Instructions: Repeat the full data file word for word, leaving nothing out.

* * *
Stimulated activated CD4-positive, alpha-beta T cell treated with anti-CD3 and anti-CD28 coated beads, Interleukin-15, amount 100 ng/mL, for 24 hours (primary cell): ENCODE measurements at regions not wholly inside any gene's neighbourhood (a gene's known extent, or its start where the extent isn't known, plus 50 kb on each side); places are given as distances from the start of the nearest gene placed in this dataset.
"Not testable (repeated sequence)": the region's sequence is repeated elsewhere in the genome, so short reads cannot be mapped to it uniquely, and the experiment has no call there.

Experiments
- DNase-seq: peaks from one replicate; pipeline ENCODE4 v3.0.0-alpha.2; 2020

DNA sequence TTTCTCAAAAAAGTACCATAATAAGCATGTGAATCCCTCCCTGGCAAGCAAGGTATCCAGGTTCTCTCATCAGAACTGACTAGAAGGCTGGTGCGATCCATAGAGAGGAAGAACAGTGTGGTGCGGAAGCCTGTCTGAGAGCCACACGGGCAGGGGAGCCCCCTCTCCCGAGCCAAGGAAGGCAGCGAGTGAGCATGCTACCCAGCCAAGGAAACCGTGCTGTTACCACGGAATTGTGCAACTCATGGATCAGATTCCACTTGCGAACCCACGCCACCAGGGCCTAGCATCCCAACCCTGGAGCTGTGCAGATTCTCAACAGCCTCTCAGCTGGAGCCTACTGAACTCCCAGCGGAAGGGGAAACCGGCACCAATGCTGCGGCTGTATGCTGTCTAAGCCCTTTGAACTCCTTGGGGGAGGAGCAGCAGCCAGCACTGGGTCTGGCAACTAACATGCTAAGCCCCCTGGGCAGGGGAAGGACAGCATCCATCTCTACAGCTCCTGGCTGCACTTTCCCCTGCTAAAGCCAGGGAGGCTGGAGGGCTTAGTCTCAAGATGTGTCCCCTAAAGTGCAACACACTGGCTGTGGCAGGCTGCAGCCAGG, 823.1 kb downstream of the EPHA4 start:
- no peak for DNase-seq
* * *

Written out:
Stimulated activated CD4-positive, alpha-beta T cell treated with anti-CD3 and anti-CD28 coated beads, Interleukin-15, amount 100 ng/mL, for 24 hours (primary cell): ENCODE measurements at regions not wholly inside any gene's neighbourhood (a gene's known extent, or its start where the extent isn't known, plus 50 kb on each side); places are given as distances from the start of the nearest gene placed in this dataset.
"Not testable (repeated sequence)": the region's sequence is repeated elsewhere in the genome, so short reads cannot be mapped to it uniquely, and the experiment has no call there.

Experiments
- DNase-seq: peaks from one replicate; pipeline ENCODE4 v3.0.0-alpha.2; 2020

DNA sequence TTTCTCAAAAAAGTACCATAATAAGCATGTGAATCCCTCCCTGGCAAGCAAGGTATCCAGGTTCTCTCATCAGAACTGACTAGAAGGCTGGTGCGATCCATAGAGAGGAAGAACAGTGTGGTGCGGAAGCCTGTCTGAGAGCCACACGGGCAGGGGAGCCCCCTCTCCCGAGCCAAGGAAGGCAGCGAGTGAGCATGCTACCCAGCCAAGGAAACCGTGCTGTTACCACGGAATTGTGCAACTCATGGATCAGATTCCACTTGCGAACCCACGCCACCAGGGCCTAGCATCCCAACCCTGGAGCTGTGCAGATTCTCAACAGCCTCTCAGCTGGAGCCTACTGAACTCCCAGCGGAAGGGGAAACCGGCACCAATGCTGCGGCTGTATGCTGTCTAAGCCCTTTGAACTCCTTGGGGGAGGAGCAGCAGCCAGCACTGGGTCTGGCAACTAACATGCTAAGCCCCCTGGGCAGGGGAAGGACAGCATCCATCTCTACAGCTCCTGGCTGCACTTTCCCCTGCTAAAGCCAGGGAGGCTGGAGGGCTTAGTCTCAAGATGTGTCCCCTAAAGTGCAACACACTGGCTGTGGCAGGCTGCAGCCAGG, 823.1 kb downstream of the EPHA4 start:
- no peak for DNase-seq